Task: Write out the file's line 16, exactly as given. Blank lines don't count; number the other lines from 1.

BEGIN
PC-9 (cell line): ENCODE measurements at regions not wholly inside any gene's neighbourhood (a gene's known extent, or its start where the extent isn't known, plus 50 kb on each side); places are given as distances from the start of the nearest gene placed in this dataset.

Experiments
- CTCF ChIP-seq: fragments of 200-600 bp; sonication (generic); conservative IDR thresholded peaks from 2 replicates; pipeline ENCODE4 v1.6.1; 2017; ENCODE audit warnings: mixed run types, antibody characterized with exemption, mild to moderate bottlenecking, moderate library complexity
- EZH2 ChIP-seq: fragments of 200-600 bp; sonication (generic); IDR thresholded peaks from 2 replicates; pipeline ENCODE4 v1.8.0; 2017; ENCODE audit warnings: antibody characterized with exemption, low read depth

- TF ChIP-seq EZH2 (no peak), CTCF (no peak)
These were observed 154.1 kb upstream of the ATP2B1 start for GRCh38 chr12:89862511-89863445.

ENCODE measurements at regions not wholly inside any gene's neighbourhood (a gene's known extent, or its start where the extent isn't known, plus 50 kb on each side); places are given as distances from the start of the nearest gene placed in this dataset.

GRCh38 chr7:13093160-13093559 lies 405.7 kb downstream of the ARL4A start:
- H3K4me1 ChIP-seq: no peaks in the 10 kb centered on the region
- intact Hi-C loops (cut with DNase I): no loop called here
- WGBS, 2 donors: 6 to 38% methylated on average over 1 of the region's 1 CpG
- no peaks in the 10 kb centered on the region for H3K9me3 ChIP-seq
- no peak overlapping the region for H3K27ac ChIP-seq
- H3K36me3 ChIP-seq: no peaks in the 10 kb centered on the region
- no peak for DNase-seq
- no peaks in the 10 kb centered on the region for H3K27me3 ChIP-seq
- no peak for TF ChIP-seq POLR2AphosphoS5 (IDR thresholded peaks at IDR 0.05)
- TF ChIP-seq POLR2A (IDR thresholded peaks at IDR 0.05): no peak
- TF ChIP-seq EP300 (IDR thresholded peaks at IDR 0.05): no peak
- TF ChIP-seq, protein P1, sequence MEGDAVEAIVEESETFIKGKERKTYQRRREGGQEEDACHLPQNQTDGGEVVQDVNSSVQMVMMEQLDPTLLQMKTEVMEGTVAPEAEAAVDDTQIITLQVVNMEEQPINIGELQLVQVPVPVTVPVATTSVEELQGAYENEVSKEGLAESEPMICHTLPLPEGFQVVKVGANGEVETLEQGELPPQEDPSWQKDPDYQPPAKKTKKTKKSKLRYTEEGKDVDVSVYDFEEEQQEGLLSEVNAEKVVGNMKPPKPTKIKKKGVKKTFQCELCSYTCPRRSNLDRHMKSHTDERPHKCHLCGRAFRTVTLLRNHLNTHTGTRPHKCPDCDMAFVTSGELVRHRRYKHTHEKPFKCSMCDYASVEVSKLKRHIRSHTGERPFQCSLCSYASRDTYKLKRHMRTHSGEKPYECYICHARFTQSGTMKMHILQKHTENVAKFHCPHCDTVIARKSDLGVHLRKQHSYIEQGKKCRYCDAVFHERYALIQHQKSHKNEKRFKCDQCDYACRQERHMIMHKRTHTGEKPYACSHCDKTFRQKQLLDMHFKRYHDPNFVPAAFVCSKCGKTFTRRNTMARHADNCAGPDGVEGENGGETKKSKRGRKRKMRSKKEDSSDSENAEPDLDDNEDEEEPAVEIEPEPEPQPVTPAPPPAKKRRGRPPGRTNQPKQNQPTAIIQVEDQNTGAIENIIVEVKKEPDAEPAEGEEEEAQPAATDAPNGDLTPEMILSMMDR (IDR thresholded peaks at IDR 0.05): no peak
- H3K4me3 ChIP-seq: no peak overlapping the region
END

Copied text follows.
- no peaks in the 10 kb centered on the region for H3K27me3 ChIP-seq